Deliver (a speech, oration, or idea); "The commencement speaker presented a forceful speech that impressed the students" [syn: deliver, present]
Bring to a destination, make a delivery; "our local super market delivers"
To surrender someone or something to another; "the guard delivered the criminal to the police"; "render up the prisoners"; "render the town to the enemy"; "fork over the money" [syn: hand over, fork over, fork out, fork up, turn in, deliver, render]
Deliver \De*liv"er\, v. t. [imp. & p. p. Delivered; p. pr. &
vb. n. Delivering.] [F. d['e]livrer, LL. deliberare to
liberate, give over, fr. L. de + liberare to set free. See
1. To set free from restraint; to set at liberty; to release;
to liberate, as from control; to give up; to free; to
save; to rescue from evil actual or feared; -- often with
from or out of; as, to deliver one from captivity, or from
fear of death.
He that taketh warning shall deliver his soul.
Promise was that I
Should Israel from Philistian yoke deliver.
2. To give or transfer; to yield possession or control of; to
part with (to); to make over; to commit; to surrender; to
resign; -- often with up or over, to or into.
Thou shalt deliver Pharaoh's cup into his hand.
--Gen. xl. 13.
The constables have delivered her over. --Shak.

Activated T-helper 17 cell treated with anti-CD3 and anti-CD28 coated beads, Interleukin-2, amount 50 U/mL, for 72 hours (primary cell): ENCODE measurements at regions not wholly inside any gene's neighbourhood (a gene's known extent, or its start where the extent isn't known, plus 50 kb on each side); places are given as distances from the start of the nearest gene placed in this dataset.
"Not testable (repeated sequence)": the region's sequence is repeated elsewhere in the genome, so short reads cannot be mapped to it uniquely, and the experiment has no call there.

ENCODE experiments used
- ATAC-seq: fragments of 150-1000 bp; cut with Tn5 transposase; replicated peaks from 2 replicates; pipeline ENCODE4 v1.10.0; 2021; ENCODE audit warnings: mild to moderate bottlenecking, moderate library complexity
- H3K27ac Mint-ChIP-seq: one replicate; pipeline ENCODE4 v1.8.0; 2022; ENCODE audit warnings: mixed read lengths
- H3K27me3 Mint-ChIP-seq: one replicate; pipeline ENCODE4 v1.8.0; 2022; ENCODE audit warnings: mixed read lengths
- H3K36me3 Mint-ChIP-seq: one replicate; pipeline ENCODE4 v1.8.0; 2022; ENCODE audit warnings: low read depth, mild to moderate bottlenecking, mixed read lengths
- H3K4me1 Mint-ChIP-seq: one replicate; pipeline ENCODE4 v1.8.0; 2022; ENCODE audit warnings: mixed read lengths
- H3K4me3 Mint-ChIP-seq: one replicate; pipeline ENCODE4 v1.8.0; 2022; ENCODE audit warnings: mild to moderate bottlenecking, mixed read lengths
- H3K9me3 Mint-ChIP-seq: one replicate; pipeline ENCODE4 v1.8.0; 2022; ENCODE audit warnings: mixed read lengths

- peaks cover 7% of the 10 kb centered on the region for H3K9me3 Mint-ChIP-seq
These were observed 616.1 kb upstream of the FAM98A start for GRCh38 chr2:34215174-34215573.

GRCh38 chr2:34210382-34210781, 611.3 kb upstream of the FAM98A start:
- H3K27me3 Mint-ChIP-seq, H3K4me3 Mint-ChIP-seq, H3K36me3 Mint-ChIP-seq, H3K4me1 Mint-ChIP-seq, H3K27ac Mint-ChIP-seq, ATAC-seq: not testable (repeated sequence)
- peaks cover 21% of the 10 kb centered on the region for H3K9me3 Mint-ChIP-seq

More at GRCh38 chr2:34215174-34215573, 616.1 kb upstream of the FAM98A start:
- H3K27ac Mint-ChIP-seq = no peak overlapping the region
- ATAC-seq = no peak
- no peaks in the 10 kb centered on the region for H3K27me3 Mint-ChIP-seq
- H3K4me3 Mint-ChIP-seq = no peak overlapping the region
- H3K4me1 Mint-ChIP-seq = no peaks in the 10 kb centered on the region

The exalted mind
All sense of woe delivers to the wind. --Pope.
3. To make over to the knowledge of another; to communicate;
to utter; to speak; to impart.
Till he these words to him deliver might. --Spenser.
Whereof the former delivers the precepts of the art,
and the latter the perfection. --Bacon.
4. To give forth in action or exercise; to discharge; as, to
deliver a blow; to deliver a broadside, or a ball.
Shaking his head and delivering some show of tears.
An uninstructed bowler . . . thinks to attain the
jack by delivering his bowl straightforward upon it.
5. To free from, or disburden of, young; to relieve of a
child in childbirth; to bring forth; -- often with of.
She was delivered safe and soon. --Gower.
Tully was long ere he could be delivered of a few
verses, and those poor ones. --Peacham.
6. To discover; to show. [Poetic]
I 'll deliver
Myself your loyal servant. --Shak.
7. To deliberate. [Obs.] --Chaucer.
Usage: Deliver denotes, literally, to set free. Hence the
term is extensively applied to cases where a thing is
made to pass from a confined state to one of greater
freedom or openness. Hence it may, in certain
connections, be used as synonymous with any or all of
the above-mentioned words, as will be seen from the
following examples: One who delivers a package gives
it forth; one who delivers a cargo discharges it; one
who delivers a captive liberates him; one who delivers
a message or a discourse utters or pronounces it; when
soldiers deliver their fire, they set it free or give